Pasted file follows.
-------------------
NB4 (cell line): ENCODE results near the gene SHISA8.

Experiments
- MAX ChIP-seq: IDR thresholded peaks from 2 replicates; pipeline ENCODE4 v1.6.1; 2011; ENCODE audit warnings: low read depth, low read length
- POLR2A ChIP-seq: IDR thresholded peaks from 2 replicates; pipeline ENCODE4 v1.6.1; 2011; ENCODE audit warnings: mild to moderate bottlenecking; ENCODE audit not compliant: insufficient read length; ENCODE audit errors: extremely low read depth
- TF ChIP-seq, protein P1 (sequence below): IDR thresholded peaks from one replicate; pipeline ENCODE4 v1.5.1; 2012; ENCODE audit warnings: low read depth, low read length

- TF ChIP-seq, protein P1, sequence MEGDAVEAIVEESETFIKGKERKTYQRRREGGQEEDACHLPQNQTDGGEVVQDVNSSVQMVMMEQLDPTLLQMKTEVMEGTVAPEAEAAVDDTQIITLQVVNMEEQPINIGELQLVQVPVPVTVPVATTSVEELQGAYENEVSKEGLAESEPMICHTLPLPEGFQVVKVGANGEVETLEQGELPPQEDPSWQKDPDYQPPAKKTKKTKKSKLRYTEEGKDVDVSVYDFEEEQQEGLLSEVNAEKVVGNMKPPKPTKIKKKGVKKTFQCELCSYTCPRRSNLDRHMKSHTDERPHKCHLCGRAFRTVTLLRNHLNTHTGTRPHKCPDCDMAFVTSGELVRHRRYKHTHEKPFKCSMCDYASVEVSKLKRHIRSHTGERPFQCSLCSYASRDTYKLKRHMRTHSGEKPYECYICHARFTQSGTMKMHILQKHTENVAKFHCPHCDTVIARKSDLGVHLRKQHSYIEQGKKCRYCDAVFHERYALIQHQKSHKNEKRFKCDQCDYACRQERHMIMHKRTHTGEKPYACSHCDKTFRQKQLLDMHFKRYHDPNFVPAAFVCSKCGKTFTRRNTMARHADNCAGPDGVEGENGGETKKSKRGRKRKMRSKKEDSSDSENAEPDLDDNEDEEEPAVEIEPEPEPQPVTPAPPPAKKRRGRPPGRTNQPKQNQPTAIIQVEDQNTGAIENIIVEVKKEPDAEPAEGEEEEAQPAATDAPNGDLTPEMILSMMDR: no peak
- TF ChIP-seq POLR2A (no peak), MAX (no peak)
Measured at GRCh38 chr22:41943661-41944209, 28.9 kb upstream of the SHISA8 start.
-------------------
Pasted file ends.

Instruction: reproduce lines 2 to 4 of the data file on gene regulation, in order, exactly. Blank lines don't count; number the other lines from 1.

Experiments
- MAX ChIP-seq: IDR thresholded peaks from 2 replicates; pipeline ENCODE4 v1.6.1; 2011; ENCODE audit warnings: low read depth, low read length
- POLR2A ChIP-seq: IDR thresholded peaks from 2 replicates; pipeline ENCODE4 v1.6.1; 2011; ENCODE audit warnings: mild to moderate bottlenecking; ENCODE audit not compliant: insufficient read length; ENCODE audit errors: extremely low read depth